The stock market continues to break new all-time highs, seemingly by the day. As a result, it's easy to understand investors who may be reluctant to commit new capital to markets at such high levels. The S&P 500 index carries a trailing price-to-earnings multiple in the high teens, and some of the market's most well-known stocks hold valuations even higher than that.
The consumer staples sector is home to some of the market's premier dividend-paying stocks, such as Procter & Gamble (NYSE:PG), Clorox (NYSE:CLX), and Colgate-Palmolive (NYSE:CL). In fact, these stocks hold valuation multiples in excess of the broader market, but their world-class brand strength provides a meaningful margin of safety. This means skittish investors still have plenty of reason to buy these great stocks.
Great brands are a margin of safety
Procter & Gamble's stable of high-quality brands collectively brought more than $80 billion in sales into the company's coffers last year. A few of these fantastic brands include Bounty paper towels, Pampers diapers, Tide laundry detergent, Gillette razors, and Crest toothpaste. P&G points investors to its 50 leadership brands, which cumulatively account for 90% of the company's products. Twenty-five of these 50 brands generate more than $1 billion in annual sales each.
Clorox is most widely known for its namesake bleach, but it has an array of products that hold leadership positions in their respective categories. Clorox recently celebrated its 100th anniversary, and along the way it has built its own portfolio of popular products. Its core brands include its namesake bleach as well as Pine-Sol, Kingsford, Glad, and Hidden Valley. In all, nearly 90% of Clorox brands hold the No. 1 or No. 2 market-share positions in their respective categories.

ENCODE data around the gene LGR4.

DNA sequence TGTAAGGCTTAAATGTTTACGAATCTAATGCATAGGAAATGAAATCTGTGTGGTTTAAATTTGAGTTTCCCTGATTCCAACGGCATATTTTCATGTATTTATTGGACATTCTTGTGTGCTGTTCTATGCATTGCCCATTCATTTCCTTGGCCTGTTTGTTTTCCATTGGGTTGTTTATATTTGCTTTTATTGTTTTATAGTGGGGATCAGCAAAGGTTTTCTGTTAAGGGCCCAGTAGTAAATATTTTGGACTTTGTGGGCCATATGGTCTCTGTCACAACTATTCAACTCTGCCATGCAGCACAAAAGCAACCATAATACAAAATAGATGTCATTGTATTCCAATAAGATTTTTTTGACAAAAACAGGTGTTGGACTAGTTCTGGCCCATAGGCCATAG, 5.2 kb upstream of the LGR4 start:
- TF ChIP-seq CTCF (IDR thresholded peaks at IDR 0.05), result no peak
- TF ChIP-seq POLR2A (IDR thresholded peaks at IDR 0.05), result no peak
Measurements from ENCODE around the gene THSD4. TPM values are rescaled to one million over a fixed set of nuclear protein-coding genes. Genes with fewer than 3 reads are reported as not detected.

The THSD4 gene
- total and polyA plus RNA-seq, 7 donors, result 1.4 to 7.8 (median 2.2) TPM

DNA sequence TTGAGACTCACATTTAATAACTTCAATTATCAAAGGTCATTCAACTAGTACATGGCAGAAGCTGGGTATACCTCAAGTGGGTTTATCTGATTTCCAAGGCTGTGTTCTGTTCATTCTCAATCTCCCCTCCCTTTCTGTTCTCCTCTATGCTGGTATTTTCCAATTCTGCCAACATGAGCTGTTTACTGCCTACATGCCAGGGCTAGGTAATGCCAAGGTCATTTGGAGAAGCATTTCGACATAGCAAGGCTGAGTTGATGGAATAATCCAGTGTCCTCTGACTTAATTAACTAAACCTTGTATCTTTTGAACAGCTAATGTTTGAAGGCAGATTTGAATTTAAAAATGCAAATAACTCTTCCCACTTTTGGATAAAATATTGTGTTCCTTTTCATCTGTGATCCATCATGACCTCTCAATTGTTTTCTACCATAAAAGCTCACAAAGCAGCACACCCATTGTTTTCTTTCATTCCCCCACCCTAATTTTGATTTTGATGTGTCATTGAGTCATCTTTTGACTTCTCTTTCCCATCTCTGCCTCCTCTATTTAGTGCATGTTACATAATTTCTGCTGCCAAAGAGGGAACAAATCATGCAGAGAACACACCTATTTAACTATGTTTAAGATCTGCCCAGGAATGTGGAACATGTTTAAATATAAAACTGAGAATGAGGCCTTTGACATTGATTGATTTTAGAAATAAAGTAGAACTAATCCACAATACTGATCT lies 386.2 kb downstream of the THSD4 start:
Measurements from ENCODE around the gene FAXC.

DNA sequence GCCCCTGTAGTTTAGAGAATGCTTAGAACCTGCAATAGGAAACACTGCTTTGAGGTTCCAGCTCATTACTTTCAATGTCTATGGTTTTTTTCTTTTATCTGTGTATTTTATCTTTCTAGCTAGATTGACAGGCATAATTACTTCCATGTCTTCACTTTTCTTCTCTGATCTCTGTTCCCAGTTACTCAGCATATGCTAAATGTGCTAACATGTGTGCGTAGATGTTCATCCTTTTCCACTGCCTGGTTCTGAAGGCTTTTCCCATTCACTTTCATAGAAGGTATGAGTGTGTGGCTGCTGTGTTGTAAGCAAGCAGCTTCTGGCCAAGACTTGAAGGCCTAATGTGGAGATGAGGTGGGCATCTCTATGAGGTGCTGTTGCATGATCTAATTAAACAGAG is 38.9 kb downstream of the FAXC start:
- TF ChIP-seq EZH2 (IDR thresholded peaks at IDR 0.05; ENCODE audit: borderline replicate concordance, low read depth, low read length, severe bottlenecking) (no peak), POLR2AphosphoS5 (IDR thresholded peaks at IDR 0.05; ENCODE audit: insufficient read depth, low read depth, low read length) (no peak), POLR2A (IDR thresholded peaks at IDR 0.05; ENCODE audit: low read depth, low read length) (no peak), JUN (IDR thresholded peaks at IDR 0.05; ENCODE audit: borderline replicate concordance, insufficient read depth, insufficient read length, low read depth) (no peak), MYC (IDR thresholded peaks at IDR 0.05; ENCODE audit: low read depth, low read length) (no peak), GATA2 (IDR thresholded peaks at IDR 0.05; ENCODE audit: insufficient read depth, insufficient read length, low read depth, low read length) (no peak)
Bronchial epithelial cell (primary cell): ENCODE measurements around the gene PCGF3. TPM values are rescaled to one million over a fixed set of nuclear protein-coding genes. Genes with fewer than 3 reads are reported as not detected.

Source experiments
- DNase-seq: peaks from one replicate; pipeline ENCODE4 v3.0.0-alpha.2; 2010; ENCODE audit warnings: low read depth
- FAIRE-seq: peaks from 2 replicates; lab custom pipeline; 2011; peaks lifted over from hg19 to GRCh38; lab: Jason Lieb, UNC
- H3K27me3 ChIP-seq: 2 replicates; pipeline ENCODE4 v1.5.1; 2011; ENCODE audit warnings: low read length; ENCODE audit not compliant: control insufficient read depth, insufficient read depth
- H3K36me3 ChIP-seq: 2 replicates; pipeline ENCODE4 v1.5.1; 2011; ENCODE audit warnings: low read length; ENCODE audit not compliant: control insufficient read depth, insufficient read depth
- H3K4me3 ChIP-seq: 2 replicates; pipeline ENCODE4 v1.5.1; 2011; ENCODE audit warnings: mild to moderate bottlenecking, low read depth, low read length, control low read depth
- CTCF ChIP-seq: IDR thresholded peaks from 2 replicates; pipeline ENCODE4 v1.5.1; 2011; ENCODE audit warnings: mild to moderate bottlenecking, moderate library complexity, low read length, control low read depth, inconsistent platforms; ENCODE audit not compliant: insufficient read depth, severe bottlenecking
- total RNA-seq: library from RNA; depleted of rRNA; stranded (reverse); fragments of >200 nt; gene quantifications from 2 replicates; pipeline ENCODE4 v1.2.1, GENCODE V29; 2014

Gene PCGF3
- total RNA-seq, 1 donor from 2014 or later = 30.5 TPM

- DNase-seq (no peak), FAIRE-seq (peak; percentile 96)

Colgate-Palmolive doesn't have as much of a diversified business model as either P&G or Clorox, but it still provides investors with strong brands that have a global reach. Colgate toothpaste and Palmolive soap products are its most universally recognized brands. Colgate toothpaste holds the No. 1 market-share position in 146 countries across the globe. Of the company's soap products, Colgate holds the No. 1 position in liquid hand soap and the No. 2 position worldwide in bar soaps.
Dividend track records provide an additional layer of safety
Investor fears should be calmed even more by the fact that these companies have long and well-established track records of increasing dividends. Shareholders have been enriched over the past several decades, thanks to the fact that consumer products are bought year in and year out, regardless of the overall economy.
Consider that Procter & Gamble has paid uninterrupted dividends for an amazing 123 years in a row, every year since its incorporation all the way back in 1890. Furthermore, P&G has increased its dividend for 57 years in a row. Almost as impressive, Colgate-Palmolive has an enviable dividend streak itself: The company has paid uninterrupted dividends since 1895. Meanwhile, Clorox recently raised its dividend for the 36th consecutive year.
Don't be scared off by lofty valuations
It's understandable to instinctively avoid buying stocks in light of the massive market rally seen in the past year. Even when it comes to world-class companies like P&G, Clorox, and Colgate-Palmolive, risk-averse investors may be scared off by the fact that each stock holds a valuation multiple at or above that of the broader market.
However, it's also true that these great companies offer investors access to strong brands that are used in both good economies and bad. This in itself represents a margin of safety. And, thanks to these companies' strong track records of paying and raising dividends every year, investors don't need to be scared off just because of their earnings multiples. As a result, Procter & Gamble, Clorox, and Colgate-Palmolive can still be bought and held with confidence.
Fool contributor Bob Ciura has no position in any stocks mentioned. The Motley Fool recommends Procter & Gamble. Try any of our Foolish newsletter services free for 30 days. We Fools may not all hold the same opinions, but we all believe that considering a diverse range of insights makes us better investors. The Motley Fool has a disclosure policy.